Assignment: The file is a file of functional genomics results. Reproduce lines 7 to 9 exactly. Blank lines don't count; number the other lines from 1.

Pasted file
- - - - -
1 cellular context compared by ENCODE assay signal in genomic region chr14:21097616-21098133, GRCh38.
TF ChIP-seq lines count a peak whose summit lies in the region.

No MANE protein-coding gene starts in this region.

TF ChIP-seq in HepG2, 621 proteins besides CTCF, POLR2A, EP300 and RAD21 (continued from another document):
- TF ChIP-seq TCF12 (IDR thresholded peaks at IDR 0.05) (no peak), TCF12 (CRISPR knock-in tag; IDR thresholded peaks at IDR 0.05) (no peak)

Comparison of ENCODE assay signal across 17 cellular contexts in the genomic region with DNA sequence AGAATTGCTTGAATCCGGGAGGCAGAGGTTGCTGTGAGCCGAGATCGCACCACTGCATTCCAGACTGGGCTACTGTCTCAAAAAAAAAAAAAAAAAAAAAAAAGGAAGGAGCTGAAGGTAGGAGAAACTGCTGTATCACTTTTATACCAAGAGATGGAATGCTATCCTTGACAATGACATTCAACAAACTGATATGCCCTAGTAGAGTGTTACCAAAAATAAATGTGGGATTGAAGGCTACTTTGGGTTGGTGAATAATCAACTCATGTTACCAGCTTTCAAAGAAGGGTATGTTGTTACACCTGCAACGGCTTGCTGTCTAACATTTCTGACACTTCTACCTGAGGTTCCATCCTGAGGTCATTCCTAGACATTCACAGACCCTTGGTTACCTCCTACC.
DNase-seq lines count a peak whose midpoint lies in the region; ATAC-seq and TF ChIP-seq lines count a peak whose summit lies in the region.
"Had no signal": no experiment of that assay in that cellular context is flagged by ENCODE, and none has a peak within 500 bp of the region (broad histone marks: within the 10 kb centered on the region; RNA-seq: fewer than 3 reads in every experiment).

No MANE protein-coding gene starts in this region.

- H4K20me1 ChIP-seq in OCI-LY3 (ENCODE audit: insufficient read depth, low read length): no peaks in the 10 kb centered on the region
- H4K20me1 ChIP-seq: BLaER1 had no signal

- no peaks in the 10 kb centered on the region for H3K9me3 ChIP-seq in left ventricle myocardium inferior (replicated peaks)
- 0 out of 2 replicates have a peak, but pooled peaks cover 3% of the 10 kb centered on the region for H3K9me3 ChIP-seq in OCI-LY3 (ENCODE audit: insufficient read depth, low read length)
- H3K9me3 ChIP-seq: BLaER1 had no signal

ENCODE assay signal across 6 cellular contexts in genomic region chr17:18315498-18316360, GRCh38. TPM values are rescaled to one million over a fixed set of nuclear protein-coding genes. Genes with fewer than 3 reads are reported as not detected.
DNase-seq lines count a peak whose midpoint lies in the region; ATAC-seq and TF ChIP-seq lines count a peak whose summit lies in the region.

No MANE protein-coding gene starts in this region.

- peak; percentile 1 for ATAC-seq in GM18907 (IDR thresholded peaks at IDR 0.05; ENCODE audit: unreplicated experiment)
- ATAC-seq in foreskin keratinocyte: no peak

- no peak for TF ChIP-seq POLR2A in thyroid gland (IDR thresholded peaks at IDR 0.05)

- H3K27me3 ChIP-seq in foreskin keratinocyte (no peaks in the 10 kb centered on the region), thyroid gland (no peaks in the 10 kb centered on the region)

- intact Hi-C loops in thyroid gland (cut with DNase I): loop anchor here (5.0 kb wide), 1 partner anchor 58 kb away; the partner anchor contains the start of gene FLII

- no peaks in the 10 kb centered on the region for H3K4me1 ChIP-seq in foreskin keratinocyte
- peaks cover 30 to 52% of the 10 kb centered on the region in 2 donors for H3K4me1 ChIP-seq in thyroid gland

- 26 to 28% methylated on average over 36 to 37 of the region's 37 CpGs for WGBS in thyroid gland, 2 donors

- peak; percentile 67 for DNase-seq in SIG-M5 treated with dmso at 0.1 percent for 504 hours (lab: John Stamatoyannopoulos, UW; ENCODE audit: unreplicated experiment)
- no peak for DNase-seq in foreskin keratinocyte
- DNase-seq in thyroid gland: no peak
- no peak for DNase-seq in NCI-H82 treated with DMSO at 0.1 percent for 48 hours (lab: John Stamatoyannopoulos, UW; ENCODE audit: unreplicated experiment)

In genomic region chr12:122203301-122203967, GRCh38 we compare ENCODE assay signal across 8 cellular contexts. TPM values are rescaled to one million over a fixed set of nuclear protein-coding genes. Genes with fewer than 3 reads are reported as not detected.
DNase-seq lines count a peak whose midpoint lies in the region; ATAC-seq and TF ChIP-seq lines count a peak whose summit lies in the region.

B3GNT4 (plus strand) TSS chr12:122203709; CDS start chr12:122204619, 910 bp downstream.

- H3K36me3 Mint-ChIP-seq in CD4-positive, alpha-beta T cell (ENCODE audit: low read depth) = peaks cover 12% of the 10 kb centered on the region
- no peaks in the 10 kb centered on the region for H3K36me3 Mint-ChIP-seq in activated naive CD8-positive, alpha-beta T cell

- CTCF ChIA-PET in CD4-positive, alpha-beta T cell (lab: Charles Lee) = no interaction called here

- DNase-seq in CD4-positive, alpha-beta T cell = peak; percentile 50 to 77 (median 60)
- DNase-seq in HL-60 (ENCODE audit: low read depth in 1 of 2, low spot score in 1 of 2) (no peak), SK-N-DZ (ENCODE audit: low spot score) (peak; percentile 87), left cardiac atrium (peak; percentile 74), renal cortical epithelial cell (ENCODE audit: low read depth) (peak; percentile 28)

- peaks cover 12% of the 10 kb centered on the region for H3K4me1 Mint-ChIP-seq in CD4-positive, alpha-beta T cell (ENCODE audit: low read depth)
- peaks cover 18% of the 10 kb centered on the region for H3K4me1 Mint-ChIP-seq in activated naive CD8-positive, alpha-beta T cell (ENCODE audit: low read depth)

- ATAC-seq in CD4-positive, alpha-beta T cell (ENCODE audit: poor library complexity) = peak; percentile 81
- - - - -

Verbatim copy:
DNase-seq lines count a peak whose midpoint lies in the region; ATAC-seq and TF ChIP-seq lines count a peak whose summit lies in the region.
"Had no signal": no experiment of that assay in that cellular context is flagged by ENCODE, and none has a peak within 500 bp of the region (broad histone marks: within the 10 kb centered on the region; RNA-seq: fewer than 3 reads in every experiment).

No MANE protein-coding gene starts in this region.